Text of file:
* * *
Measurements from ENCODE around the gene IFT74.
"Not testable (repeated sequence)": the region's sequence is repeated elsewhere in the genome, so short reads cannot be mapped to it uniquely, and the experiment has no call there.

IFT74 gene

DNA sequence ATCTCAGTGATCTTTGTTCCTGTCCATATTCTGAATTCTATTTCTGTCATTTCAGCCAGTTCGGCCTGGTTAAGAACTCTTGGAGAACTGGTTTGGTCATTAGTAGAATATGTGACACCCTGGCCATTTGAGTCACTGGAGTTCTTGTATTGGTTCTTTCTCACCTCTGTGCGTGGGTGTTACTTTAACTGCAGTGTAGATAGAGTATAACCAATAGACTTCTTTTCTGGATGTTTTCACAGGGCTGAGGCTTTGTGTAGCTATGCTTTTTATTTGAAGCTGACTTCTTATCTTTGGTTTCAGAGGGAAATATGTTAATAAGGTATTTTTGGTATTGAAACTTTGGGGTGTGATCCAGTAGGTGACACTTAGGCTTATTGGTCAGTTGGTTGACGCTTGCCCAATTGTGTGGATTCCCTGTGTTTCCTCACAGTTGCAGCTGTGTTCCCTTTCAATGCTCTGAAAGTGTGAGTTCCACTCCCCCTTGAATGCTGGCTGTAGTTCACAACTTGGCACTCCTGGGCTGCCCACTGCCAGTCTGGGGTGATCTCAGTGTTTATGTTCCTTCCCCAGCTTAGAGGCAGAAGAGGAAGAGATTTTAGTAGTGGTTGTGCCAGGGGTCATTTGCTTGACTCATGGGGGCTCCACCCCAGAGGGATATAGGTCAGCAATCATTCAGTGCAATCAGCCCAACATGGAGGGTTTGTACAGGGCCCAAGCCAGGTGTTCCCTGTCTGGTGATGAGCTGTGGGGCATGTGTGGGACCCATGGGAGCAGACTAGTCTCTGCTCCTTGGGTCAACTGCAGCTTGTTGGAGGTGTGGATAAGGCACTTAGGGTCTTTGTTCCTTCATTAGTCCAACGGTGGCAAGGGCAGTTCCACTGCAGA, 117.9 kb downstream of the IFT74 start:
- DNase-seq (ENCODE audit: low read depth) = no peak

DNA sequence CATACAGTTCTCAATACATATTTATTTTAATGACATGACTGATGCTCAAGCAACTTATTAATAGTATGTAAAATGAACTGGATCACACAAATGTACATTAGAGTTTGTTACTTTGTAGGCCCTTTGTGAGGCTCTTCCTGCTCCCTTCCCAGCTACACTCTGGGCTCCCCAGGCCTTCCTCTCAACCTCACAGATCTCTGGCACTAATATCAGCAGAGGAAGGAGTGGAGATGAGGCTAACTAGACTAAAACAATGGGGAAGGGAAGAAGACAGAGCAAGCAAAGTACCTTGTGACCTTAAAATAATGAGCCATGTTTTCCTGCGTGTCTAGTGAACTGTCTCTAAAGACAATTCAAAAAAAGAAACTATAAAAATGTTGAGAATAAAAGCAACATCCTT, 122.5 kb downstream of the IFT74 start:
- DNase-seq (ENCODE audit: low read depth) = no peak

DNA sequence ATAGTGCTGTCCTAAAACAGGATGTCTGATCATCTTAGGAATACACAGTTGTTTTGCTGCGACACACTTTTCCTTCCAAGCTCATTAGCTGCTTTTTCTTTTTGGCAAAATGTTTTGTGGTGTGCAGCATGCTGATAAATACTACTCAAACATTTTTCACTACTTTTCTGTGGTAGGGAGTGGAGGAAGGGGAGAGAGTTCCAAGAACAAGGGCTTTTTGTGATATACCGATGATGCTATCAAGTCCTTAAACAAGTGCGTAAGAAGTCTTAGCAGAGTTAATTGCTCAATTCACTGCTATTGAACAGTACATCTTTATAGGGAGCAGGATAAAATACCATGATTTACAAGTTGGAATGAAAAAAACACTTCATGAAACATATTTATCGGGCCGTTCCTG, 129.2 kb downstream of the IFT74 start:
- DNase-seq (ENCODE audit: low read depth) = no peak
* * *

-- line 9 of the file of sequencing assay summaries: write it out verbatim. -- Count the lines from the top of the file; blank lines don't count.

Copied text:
- DNase-seq (ENCODE audit: low read depth) = no peak